State beef council organizations are also a key industry link to the retail trade, Thomas says.
“We spend a lot of time working with retailers and helping them — with checkoff dollars — to position the product in such a way the passion consumers have for beef stays where it is,” he says.
Consumers spent more than $70 billion on beef in 2004, Thomas adds. That's a big jump from the $45-billion average annual beef expenditures of the 1990s.
“The demand curve for beef has shifted significantly,” he says. “And the retail grocery store — in its partnership with the beef producer over the years — is a critical part of that success.”
Diana Barto is a freelance writer based in Waconia, MN, and a former BEEF senior associate editor.
Sharing the market
Just 15 years ago, supermarkets completely dominated the food-at-home world. Today, the traditional supermarket is experiencing a downward shift in market share.
The Food Marketing Institute (FMI) reports 21% of shoppers name a discount store or supercenter as their primary grocery store. Meanwhile, 72% consider a traditional supermarket their primary grocery store.
Traditional supermarkets lost market share in all product categories in 2004. Fresh products, including beef, remain the only category where supermarkets dominate.
“The penetration of supercenters and club stores is not as great for fresh beef as for some of those items in grocery stores' center aisles,” says Randy Irion, National Cattlemen's Beef Association director of retail marketing. “Beef, and meat in general, have held a better position than dry groceries because people purchase beef more frequently than they would, say, paper towels.”
In addition to buying from large club stores and supercenters, shoppers are buying food items from smaller retailers, such as convenience stores, dollar stores, drug stores, natural or organic specialty stores, ethnic markets and even via the Internet.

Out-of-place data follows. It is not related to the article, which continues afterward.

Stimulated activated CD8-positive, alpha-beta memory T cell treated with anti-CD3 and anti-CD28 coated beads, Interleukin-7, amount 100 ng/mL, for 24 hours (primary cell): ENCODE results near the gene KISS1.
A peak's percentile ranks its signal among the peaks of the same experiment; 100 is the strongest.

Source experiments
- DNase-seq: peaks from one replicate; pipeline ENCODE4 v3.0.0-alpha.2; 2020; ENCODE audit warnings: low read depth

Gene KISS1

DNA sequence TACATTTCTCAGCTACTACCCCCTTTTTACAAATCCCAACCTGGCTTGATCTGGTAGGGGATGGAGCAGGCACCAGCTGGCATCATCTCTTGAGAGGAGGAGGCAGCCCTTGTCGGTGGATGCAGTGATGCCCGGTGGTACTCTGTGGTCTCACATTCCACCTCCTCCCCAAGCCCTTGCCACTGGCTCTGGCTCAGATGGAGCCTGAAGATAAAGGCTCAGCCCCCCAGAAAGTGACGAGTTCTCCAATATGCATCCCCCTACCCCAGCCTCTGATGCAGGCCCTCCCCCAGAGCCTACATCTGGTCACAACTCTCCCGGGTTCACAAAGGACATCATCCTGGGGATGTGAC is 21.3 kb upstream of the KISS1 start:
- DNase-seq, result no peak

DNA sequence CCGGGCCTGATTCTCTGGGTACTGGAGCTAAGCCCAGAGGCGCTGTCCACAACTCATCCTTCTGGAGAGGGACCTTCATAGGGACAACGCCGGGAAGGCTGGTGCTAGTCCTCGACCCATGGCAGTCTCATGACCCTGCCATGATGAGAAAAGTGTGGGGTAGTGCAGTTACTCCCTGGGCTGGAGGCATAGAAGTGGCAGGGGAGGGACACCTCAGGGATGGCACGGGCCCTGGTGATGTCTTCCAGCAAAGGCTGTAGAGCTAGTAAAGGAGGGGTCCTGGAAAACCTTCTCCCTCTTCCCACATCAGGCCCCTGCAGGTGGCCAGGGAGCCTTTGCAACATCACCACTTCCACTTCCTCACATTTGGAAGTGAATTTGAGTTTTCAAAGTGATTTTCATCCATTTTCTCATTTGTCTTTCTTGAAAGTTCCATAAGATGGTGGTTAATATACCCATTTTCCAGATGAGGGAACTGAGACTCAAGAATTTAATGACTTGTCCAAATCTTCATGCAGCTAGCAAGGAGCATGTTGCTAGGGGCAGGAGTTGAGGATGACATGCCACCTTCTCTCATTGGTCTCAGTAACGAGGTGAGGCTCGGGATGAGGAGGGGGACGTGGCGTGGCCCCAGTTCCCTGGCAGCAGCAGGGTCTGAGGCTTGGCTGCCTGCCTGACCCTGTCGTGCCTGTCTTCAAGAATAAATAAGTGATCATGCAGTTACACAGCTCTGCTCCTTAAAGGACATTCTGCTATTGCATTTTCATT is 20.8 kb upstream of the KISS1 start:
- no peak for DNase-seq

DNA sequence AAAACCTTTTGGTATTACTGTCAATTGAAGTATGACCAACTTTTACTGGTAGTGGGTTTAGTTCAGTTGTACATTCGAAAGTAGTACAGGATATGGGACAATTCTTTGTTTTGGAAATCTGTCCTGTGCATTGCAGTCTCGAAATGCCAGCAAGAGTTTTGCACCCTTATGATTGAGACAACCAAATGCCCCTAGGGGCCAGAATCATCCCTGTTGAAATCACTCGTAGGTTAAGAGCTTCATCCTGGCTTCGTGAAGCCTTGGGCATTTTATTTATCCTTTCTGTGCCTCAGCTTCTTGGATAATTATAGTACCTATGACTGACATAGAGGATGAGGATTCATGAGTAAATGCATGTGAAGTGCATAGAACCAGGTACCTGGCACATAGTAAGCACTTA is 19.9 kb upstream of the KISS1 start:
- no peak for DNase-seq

FMI's Bill Greer says the supermarket is really the concept of mass-merchandising and self-service of food, rather than a single format.
“Whether you do that through a traditional supermarket, a supercenter, a combination food-pharmacy store, a limited-assortment store, or any number of other alternatives, it's still the supermarket concept,” he says.
Greer adds that, throughout history, the supermarket has mirrored consumer lifestyles, and this is a period of tremendous diversity.
“The decline in the so-called traditional store is really a reflection of the industry's attempt to appeal to a very diverse consumer base,” he says. “The concept is evolving into a multiplicity of formats, each designed to serve a particular kind of consumer need or combination of needs.”
— by Diana Barto
A super start
The grandfather of the supermarket was Michael J. Cullen. As general sales manager for Kroger, he first described his revolutionary idea of mass-merchandising in a letter to the company's president. When Cullen never got a reply, he quit his job and opened the first supermarket.
King Kullen Grocery Co. opened in Queens, NY, in August 1930 during the Great Depression. It was located a few blocks from a busy shopping district and housed in what had been a vacant garage. With 6,000 sq. ft. and about 1,000 items, King Kullen was the first to combine volume dealing, self-service, discount pricing, chain marketing and separate departments.
Promoted as “The World's Greatest Price Wrecker” in magazine, radio and daily newspaper ads, King Kullen attracted the buying public in droves. Police reserves and hastily constructed rope aisles helped keep eager shoppers in line.
Kullen's concept offered consumers affordable prices, one-stop convenience, an ever-increasing variety of products, year-round produce, and other fresh foods to which people otherwise would not have had access.
Still a family-run business, King Kullen currently owns and operates nearly 50 stores in New York and does an estimated $800 million in annual sales.
— by Diana Barto